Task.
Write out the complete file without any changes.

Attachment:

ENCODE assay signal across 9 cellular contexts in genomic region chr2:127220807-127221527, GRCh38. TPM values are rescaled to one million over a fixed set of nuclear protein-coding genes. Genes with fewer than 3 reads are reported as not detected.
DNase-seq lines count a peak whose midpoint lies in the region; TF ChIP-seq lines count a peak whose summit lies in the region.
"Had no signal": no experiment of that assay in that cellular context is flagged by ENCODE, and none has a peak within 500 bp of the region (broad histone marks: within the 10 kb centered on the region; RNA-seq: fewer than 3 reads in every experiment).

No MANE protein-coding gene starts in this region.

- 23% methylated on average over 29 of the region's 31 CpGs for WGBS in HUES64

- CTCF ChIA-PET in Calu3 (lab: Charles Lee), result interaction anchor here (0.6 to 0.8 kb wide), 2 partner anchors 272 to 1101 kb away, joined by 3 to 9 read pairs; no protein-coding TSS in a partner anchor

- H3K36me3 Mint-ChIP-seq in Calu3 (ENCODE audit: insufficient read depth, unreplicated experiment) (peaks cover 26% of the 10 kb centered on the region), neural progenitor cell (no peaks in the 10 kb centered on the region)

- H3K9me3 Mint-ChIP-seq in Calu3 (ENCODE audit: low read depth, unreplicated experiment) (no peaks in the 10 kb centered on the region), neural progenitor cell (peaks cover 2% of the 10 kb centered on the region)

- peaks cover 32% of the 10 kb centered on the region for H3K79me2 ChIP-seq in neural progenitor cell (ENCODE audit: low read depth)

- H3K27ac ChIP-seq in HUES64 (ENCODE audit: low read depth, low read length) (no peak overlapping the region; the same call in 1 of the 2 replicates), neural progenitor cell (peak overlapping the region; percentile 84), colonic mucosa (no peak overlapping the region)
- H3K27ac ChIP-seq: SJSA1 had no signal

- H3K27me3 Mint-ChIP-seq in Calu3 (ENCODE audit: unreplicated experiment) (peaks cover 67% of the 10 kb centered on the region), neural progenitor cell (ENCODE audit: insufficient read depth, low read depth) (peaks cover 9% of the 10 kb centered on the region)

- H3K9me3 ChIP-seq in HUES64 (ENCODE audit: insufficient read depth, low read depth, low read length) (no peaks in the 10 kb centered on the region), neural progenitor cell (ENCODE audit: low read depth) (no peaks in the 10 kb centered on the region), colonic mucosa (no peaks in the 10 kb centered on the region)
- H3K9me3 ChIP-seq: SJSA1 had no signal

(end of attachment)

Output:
ENCODE assay signal across 9 cellular contexts in genomic region chr2:127220807-127221527, GRCh38. TPM values are rescaled to one million over a fixed set of nuclear protein-coding genes. Genes with fewer than 3 reads are reported as not detected.
DNase-seq lines count a peak whose midpoint lies in the region; TF ChIP-seq lines count a peak whose summit lies in the region.
"Had no signal": no experiment of that assay in that cellular context is flagged by ENCODE, and none has a peak within 500 bp of the region (broad histone marks: within the 10 kb centered on the region; RNA-seq: fewer than 3 reads in every experiment).

No MANE protein-coding gene starts in this region.

- 23% methylated on average over 29 of the region's 31 CpGs for WGBS in HUES64

- CTCF ChIA-PET in Calu3 (lab: Charles Lee), result interaction anchor here (0.6 to 0.8 kb wide), 2 partner anchors 272 to 1101 kb away, joined by 3 to 9 read pairs; no protein-coding TSS in a partner anchor

- H3K36me3 Mint-ChIP-seq in Calu3 (ENCODE audit: insufficient read depth, unreplicated experiment) (peaks cover 26% of the 10 kb centered on the region), neural progenitor cell (no peaks in the 10 kb centered on the region)

- H3K9me3 Mint-ChIP-seq in Calu3 (ENCODE audit: low read depth, unreplicated experiment) (no peaks in the 10 kb centered on the region), neural progenitor cell (peaks cover 2% of the 10 kb centered on the region)

- peaks cover 32% of the 10 kb centered on the region for H3K79me2 ChIP-seq in neural progenitor cell (ENCODE audit: low read depth)

- H3K27ac ChIP-seq in HUES64 (ENCODE audit: low read depth, low read length) (no peak overlapping the region; the same call in 1 of the 2 replicates), neural progenitor cell (peak overlapping the region; percentile 84), colonic mucosa (no peak overlapping the region)
- H3K27ac ChIP-seq: SJSA1 had no signal

- H3K27me3 Mint-ChIP-seq in Calu3 (ENCODE audit: unreplicated experiment) (peaks cover 67% of the 10 kb centered on the region), neural progenitor cell (ENCODE audit: insufficient read depth, low read depth) (peaks cover 9% of the 10 kb centered on the region)

- H3K9me3 ChIP-seq in HUES64 (ENCODE audit: insufficient read depth, low read depth, low read length) (no peaks in the 10 kb centered on the region), neural progenitor cell (ENCODE audit: low read depth) (no peaks in the 10 kb centered on the region), colonic mucosa (no peaks in the 10 kb centered on the region)
- H3K9me3 ChIP-seq: SJSA1 had no signal